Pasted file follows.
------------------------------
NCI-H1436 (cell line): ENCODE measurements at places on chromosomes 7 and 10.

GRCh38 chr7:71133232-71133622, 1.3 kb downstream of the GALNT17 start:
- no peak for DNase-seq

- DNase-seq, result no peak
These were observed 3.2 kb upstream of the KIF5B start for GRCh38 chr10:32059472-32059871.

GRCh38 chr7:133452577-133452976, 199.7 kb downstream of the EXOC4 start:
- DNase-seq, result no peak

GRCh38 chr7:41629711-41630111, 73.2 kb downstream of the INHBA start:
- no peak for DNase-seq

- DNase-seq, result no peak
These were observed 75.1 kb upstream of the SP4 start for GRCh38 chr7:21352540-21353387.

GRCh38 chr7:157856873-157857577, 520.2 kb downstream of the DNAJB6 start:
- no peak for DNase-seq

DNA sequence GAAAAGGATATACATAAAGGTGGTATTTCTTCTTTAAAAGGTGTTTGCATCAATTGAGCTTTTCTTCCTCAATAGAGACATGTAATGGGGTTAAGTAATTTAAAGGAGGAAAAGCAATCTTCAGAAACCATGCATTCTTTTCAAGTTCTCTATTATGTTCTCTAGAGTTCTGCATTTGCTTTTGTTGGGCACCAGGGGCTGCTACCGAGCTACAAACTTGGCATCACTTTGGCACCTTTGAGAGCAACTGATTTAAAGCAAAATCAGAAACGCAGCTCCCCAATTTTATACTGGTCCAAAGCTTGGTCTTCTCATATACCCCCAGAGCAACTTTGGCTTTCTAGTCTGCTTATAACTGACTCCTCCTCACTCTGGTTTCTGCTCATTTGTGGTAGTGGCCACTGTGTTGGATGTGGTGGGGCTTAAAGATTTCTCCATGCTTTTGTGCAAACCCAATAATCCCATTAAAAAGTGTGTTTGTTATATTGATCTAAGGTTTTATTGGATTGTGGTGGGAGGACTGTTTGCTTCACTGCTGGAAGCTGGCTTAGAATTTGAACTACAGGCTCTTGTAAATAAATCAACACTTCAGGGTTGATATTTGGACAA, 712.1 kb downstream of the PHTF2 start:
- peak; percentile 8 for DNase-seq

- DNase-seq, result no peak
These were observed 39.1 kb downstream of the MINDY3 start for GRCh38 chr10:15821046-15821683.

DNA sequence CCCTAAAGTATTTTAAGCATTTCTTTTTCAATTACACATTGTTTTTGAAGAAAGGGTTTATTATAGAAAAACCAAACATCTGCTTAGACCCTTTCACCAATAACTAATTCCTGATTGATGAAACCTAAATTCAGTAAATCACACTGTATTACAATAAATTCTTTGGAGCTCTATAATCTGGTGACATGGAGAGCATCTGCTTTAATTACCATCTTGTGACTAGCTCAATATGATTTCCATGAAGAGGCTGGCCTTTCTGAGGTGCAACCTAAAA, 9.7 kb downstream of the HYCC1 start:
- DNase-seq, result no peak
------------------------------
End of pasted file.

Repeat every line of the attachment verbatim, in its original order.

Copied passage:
NCI-H1436 (cell line): ENCODE measurements at places on chromosomes 7 and 10.

GRCh38 chr7:71133232-71133622, 1.3 kb downstream of the GALNT17 start:
- no peak for DNase-seq

- DNase-seq, result no peak
These were observed 3.2 kb upstream of the KIF5B start for GRCh38 chr10:32059472-32059871.

GRCh38 chr7:133452577-133452976, 199.7 kb downstream of the EXOC4 start:
- DNase-seq, result no peak

GRCh38 chr7:41629711-41630111, 73.2 kb downstream of the INHBA start:
- no peak for DNase-seq

- DNase-seq, result no peak
These were observed 75.1 kb upstream of the SP4 start for GRCh38 chr7:21352540-21353387.

GRCh38 chr7:157856873-157857577, 520.2 kb downstream of the DNAJB6 start:
- no peak for DNase-seq

DNA sequence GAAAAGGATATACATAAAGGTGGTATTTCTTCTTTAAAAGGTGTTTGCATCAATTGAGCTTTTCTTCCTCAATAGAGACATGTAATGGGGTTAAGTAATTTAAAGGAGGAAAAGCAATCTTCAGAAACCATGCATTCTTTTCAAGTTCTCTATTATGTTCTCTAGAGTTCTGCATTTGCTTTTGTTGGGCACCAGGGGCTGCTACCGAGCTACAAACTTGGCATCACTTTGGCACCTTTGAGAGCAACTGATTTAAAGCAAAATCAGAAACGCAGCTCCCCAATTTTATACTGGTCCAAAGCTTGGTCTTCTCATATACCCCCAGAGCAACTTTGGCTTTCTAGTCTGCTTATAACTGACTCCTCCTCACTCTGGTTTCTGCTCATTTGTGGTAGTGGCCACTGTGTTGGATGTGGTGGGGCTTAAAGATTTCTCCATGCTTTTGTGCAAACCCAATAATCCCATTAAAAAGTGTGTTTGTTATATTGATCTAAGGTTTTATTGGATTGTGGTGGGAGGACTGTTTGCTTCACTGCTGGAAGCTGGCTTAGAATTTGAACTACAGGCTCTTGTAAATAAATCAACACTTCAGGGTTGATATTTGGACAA, 712.1 kb downstream of the PHTF2 start:
- peak; percentile 8 for DNase-seq

- DNase-seq, result no peak
These were observed 39.1 kb downstream of the MINDY3 start for GRCh38 chr10:15821046-15821683.

DNA sequence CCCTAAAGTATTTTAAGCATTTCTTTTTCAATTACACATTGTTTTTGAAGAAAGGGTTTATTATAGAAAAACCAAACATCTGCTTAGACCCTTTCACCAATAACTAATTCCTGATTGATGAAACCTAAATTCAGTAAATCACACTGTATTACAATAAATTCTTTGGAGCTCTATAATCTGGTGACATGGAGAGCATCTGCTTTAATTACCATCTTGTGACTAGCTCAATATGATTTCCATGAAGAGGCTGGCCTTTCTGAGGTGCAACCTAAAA, 9.7 kb downstream of the HYCC1 start:
- DNase-seq, result no peak